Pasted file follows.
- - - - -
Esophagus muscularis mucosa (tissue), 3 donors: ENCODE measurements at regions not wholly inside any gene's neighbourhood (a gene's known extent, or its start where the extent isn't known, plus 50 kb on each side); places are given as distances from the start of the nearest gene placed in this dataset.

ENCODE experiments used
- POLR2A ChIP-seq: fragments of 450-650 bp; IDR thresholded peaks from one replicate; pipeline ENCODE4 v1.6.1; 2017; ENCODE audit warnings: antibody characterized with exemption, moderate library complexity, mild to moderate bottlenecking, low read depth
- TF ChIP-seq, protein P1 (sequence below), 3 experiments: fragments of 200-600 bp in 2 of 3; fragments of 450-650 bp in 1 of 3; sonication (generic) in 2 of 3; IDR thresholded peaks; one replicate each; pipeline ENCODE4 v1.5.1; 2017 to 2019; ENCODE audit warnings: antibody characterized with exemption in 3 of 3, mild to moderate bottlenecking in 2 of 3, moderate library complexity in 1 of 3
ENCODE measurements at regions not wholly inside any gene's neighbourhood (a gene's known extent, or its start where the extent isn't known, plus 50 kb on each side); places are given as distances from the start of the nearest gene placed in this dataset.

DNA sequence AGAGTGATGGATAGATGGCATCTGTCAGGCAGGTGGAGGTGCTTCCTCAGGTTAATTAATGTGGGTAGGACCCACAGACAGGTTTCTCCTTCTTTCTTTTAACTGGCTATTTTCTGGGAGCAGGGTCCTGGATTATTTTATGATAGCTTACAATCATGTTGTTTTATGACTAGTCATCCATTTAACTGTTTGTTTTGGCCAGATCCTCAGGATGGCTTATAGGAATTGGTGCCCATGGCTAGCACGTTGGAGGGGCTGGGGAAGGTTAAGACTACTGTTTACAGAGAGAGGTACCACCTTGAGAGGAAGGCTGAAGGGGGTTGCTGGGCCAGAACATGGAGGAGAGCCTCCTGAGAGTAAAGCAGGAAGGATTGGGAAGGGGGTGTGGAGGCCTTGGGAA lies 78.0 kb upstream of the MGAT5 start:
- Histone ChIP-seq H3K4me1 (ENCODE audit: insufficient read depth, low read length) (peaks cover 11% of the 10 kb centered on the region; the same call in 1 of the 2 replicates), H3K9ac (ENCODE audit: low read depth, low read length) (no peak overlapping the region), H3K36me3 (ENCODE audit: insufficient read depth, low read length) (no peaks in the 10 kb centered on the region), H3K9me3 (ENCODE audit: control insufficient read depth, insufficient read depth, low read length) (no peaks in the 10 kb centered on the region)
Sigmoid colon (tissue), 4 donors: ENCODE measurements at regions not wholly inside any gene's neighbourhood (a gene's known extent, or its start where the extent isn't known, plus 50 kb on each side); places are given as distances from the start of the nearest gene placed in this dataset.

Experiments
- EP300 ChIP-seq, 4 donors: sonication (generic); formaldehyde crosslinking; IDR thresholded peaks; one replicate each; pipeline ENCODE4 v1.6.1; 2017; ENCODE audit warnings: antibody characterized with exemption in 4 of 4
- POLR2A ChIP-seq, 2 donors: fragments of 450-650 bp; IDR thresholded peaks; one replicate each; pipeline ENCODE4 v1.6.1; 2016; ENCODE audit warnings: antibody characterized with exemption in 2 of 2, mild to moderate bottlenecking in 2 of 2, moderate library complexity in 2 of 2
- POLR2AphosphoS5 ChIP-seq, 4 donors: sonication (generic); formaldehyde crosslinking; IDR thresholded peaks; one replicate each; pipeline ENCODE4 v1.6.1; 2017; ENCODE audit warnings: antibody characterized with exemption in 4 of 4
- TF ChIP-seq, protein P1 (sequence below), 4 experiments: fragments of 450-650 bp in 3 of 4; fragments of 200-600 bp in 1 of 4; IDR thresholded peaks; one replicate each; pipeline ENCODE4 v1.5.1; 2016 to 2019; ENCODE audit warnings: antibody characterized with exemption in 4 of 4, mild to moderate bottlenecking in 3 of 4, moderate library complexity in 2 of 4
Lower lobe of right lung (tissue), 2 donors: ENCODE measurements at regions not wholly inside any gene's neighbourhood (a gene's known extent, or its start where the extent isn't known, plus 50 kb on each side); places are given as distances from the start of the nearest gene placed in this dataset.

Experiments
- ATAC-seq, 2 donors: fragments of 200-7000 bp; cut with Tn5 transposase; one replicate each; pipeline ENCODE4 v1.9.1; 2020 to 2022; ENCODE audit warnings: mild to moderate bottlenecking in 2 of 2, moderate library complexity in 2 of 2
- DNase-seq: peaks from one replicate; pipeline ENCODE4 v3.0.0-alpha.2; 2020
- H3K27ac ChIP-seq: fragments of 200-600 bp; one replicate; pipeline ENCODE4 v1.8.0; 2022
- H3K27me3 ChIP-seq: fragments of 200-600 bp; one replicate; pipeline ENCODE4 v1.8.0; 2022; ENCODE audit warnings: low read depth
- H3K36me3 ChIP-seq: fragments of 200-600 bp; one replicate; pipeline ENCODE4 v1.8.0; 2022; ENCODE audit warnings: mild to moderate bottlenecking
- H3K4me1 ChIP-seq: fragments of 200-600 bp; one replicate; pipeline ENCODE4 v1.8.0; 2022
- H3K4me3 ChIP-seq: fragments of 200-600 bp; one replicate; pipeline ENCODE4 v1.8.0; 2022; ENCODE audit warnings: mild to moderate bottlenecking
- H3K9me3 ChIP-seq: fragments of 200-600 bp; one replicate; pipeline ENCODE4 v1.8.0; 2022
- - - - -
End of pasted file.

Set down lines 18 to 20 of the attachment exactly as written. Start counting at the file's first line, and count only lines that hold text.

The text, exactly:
- H3K27ac ChIP-seq: fragments of 200-600 bp; one replicate; pipeline ENCODE4 v1.8.0; 2022
- H3K27me3 ChIP-seq: fragments of 200-600 bp; one replicate; pipeline ENCODE4 v1.8.0; 2022; ENCODE audit warnings: low read depth
- H3K36me3 ChIP-seq: fragments of 200-600 bp; one replicate; pipeline ENCODE4 v1.8.0; 2022; ENCODE audit warnings: mild to moderate bottlenecking